In this article, we’ll talk about the fashion trends in women’s clothing of the 1890s. What did ladies wear? What silhouette was the most fashionable and popular? Also, we’ll give you a great idea as to where you can see the examples of this period’s clothing, and more precisely, in what movie they occur. Historically, the 1890s didn’t actually bring anything really fresh and new into fashion but this era’s silhouette, in general, is unique and recognizable. And let’s see why.
The article is based on the video by Natalya Skornyakova:
The 1890s are a period in women’s fashion when sleeves became extremely puffed and large. The upper part of a sleeve (from shoulder to elbow) was puffed and the part from elbow to wrist was tight-fitting. This design created a specific, easily recognizable silhouette typical for the era. And the sleeves were called “leg’o’mutton sleeves” because the shape reminded of a lamb’s leg.
Such a trend appeared in the early 1890s. During a few following years, the sleeves grew and got puffier and puffier until 1895. After that, this tendency got old-fashioned and the shape of sleeves gradually returned to normal, or rather to usual.
Here are some examples of this period’s female costumes used in a movie: Crimson Peak stage costumes. Delicate and ornate gowns of Edith Cushing.
By the way, the leg’o’mutton sleeves we can find in other periods of the 19th century as well. For example, they were the vogue in the 1830s, as we see in Gentleman Jack series: Stage costumes of Gentleman Jack series, a scandalous 2019 historical drama and Women’s stage costumes in Gentleman Jack: Ann Walker and others.
In the late 1890s, the sleeves got smaller and only a bit of a puff was left at the shoulder.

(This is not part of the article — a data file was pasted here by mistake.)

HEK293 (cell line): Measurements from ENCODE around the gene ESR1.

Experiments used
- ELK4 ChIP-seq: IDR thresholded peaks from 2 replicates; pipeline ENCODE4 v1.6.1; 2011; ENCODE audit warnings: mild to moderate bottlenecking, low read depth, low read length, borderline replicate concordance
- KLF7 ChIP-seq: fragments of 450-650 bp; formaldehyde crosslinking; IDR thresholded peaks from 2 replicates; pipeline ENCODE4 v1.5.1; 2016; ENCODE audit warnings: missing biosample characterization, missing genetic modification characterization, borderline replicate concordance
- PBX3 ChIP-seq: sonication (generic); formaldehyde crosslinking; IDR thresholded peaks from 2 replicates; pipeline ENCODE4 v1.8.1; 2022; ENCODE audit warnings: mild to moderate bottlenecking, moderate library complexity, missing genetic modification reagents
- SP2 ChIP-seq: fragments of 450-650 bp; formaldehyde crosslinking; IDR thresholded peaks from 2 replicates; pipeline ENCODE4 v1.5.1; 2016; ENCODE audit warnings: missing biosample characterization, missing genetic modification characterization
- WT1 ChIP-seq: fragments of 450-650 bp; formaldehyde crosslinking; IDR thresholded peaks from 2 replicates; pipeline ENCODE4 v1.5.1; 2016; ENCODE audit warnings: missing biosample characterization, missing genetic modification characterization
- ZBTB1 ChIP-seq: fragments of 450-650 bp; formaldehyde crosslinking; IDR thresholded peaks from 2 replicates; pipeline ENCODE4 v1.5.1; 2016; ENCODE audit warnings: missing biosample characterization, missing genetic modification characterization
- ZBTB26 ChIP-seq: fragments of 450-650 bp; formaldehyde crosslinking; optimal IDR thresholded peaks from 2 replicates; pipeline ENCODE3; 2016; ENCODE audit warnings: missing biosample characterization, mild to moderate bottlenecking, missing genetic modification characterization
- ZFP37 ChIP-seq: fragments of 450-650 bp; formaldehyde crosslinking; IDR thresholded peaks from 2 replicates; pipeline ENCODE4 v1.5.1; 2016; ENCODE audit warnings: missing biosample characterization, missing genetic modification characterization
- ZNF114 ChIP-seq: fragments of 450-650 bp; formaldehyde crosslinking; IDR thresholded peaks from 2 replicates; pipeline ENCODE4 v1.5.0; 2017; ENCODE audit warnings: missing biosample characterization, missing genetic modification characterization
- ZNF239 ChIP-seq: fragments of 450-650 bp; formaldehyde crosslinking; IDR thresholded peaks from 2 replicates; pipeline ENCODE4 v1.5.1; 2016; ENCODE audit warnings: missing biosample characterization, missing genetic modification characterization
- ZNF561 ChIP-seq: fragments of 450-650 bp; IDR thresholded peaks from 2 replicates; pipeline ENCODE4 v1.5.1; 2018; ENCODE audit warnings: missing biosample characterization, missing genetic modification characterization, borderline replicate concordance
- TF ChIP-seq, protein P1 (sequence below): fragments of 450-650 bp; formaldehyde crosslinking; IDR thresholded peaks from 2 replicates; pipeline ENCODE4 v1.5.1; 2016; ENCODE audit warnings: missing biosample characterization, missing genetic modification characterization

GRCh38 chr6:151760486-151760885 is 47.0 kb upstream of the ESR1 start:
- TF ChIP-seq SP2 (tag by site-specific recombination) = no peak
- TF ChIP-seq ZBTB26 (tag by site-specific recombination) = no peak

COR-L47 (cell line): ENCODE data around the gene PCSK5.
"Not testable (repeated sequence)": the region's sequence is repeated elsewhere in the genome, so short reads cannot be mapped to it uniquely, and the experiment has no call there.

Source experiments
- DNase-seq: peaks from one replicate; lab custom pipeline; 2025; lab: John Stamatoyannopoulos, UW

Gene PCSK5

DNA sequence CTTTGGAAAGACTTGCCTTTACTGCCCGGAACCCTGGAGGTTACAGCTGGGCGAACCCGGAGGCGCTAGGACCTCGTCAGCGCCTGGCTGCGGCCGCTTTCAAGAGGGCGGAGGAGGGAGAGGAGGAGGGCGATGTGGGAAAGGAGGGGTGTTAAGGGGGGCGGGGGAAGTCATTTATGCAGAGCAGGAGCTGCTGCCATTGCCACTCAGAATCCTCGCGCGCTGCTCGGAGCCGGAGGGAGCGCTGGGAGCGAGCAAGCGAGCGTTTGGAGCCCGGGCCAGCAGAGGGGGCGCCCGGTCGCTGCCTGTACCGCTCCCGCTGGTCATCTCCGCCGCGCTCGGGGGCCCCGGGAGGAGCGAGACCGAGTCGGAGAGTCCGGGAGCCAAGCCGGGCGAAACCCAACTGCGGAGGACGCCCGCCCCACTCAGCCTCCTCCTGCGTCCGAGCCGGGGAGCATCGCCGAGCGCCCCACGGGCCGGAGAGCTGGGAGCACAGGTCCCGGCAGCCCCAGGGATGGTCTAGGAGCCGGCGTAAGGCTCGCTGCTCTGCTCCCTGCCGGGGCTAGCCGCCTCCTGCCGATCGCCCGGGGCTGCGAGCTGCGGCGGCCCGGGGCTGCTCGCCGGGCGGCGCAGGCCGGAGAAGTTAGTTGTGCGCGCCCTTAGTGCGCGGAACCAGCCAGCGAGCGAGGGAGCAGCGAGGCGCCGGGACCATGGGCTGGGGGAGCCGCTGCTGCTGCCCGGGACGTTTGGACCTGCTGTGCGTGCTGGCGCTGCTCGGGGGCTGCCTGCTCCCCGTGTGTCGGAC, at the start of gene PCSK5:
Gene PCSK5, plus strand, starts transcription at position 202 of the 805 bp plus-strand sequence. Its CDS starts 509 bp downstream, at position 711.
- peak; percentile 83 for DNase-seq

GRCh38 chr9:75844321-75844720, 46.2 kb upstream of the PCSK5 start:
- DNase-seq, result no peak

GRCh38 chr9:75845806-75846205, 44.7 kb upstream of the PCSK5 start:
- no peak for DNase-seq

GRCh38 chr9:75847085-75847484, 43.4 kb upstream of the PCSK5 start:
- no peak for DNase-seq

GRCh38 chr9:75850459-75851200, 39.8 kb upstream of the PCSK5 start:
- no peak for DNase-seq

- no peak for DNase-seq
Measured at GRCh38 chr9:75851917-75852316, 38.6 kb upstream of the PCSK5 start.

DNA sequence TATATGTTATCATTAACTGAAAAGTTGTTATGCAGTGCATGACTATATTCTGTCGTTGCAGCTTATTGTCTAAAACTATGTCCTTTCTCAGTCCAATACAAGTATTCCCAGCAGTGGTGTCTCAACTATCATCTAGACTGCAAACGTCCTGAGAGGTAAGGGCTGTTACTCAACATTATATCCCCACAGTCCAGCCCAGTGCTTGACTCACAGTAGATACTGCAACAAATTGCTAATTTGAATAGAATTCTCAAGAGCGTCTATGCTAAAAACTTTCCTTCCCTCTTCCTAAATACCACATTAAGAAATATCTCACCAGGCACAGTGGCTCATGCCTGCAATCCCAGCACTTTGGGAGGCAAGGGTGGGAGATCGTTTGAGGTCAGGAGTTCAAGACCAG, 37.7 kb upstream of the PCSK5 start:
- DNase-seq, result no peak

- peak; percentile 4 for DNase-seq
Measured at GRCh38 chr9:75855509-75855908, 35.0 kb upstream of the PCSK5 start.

The silhouette of women’s outfits in the 1890s is rather flattering – the hourglass shape is achieved by puffed sleeves, a narrow waistline, and a wide bell-shaped skirt. There is definitely a certain charm about such a design.
There was another interesting trend in the 1890s – ladies wore a short bolero jacket. The idea of such a garment appeared in 1859 when women got inspiration from zouave jackets (uniforms of the French Army) and Spanish bolero jackets (folk dress of Bolero dancers).
These short open jackets returned into fashion in the 1890s. But this time, they often had fashionable leg’o’mutton sleeves. By the way, the bolero jacket’s shape also adds to the fashionable hourglass silhouette of the time.
The 1890s is a time when women began involving in physical activities and sports outside their homes (cycling, riding, team games, etc), so they needed more comfortable but still elegant clothing. Because of this, crinolines and bustles were thrown away and corsets began to change. Women started using the outfits of more natural feminine shape – and what can be more feminine than the hourglass silhouette?!